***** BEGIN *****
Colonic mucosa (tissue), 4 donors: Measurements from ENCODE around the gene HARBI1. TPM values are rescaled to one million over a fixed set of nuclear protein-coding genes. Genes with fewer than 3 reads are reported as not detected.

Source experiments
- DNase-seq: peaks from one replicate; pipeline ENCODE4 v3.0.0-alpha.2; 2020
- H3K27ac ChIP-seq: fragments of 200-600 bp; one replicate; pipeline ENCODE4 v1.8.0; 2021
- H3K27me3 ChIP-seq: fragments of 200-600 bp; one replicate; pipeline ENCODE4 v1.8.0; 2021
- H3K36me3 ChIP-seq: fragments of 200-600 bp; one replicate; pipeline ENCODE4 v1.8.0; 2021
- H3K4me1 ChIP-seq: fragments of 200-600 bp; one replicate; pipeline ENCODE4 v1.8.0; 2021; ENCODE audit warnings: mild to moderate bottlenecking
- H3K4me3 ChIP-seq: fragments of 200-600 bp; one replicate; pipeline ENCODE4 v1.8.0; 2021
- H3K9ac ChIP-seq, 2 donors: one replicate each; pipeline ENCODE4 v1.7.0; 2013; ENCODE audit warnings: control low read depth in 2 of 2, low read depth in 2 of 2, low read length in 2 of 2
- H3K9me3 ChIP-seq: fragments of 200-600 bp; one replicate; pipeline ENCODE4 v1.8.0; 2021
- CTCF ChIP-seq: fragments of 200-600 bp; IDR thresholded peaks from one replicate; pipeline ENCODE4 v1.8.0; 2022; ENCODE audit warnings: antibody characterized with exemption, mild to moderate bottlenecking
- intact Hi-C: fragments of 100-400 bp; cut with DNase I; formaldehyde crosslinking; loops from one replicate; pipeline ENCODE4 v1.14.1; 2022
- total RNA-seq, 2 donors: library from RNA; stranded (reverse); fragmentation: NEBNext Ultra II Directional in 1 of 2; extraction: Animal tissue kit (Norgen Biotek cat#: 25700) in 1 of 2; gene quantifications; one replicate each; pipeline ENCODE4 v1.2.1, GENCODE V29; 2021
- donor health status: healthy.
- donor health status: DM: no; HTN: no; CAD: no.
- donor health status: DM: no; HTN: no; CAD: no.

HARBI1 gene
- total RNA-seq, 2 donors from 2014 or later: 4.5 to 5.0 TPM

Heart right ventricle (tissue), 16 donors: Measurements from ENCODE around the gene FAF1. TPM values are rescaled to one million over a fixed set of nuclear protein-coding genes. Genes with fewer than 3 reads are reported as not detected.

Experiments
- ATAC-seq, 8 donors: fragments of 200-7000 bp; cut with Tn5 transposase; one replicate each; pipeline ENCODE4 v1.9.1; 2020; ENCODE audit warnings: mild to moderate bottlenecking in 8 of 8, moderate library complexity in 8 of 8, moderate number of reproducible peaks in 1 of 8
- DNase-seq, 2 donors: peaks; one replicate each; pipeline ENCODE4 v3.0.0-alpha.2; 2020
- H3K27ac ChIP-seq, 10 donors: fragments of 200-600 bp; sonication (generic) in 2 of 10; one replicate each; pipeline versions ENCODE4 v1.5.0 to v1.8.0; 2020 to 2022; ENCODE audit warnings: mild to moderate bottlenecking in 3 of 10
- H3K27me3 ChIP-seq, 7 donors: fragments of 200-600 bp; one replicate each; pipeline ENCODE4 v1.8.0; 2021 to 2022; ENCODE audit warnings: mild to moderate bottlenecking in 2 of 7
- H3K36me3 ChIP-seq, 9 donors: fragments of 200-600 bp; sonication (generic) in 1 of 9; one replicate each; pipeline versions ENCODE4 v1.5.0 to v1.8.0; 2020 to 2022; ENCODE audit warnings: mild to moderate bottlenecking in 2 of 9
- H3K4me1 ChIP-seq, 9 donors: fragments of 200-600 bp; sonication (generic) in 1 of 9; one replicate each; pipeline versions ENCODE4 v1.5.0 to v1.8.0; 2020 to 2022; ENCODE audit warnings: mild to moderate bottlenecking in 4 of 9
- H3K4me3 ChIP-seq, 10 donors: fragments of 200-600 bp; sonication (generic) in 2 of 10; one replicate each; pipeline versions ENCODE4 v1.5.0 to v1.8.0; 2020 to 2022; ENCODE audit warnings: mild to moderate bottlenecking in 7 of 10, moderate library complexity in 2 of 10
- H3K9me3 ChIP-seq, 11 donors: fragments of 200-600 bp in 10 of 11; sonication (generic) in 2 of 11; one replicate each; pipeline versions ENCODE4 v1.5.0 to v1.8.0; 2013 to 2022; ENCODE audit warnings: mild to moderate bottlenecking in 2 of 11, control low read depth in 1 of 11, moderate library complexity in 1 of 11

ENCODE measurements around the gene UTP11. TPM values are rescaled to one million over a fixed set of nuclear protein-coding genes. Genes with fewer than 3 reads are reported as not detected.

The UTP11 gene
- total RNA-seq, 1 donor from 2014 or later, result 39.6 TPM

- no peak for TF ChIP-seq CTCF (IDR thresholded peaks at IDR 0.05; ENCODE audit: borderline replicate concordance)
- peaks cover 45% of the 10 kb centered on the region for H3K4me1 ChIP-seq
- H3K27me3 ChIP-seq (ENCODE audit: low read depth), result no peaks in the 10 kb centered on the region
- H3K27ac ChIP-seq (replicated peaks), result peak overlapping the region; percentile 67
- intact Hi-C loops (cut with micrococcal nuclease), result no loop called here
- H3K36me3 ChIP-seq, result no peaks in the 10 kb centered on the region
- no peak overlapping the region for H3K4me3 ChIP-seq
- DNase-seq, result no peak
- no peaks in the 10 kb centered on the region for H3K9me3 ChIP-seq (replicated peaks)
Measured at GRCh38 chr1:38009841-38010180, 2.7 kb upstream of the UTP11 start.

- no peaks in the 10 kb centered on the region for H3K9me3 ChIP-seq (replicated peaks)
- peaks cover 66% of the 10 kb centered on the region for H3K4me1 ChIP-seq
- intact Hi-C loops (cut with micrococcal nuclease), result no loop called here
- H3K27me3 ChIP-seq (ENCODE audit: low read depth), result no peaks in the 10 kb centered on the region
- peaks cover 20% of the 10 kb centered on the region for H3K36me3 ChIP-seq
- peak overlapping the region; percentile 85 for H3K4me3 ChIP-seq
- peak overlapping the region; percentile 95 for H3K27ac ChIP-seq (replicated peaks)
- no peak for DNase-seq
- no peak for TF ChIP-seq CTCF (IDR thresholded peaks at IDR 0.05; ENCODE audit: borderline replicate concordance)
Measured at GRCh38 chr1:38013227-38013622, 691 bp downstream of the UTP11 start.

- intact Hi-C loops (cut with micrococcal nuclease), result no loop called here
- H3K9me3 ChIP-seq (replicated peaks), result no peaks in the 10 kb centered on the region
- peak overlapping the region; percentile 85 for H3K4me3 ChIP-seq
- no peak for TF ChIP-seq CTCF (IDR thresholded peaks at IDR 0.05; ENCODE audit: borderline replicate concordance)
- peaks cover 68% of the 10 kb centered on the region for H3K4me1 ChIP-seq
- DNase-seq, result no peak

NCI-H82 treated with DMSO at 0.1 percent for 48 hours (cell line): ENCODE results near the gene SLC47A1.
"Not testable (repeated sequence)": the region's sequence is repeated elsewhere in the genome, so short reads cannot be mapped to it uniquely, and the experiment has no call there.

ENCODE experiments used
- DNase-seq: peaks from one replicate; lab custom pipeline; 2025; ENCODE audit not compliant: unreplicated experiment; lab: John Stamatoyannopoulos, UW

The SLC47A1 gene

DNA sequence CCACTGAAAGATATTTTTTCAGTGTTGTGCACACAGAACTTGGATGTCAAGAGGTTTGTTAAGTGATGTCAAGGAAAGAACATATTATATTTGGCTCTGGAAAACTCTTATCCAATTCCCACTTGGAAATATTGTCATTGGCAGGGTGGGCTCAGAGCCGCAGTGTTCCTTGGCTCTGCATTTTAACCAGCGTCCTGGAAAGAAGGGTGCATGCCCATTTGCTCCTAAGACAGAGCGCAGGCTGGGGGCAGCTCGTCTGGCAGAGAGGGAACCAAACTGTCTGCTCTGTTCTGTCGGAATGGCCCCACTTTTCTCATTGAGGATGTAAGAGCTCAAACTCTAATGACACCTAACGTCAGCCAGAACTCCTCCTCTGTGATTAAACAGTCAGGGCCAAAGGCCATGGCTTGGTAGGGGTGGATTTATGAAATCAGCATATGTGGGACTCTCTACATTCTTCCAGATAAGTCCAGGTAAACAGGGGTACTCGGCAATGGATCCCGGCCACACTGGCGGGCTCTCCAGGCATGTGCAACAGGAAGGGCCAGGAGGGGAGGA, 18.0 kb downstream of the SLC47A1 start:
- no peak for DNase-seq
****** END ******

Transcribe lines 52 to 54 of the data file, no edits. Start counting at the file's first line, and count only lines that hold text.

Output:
- intact Hi-C loops (cut with micrococcal nuclease), result no loop called here
- H3K9me3 ChIP-seq (replicated peaks), result no peaks in the 10 kb centered on the region
- peak overlapping the region; percentile 85 for H3K4me3 ChIP-seq